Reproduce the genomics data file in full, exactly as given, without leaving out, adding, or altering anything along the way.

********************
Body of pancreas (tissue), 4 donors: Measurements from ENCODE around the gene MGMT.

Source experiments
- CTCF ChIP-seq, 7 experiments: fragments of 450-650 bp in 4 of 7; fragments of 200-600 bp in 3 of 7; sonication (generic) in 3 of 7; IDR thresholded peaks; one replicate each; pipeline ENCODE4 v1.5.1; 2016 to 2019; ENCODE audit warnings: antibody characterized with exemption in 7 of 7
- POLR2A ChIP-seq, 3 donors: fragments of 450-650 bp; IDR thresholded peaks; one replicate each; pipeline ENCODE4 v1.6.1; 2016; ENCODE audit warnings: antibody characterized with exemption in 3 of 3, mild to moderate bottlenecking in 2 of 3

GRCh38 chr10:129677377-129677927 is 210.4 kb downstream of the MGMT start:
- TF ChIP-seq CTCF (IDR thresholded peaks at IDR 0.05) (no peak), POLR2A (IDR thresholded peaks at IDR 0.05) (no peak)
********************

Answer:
Body of pancreas (tissue), 4 donors: Measurements from ENCODE around the gene MGMT.

Source experiments
- CTCF ChIP-seq, 7 experiments: fragments of 450-650 bp in 4 of 7; fragments of 200-600 bp in 3 of 7; sonication (generic) in 3 of 7; IDR thresholded peaks; one replicate each; pipeline ENCODE4 v1.5.1; 2016 to 2019; ENCODE audit warnings: antibody characterized with exemption in 7 of 7
- POLR2A ChIP-seq, 3 donors: fragments of 450-650 bp; IDR thresholded peaks; one replicate each; pipeline ENCODE4 v1.6.1; 2016; ENCODE audit warnings: antibody characterized with exemption in 3 of 3, mild to moderate bottlenecking in 2 of 3

GRCh38 chr10:129677377-129677927 is 210.4 kb downstream of the MGMT start:
- TF ChIP-seq CTCF (IDR thresholded peaks at IDR 0.05) (no peak), POLR2A (IDR thresholded peaks at IDR 0.05) (no peak)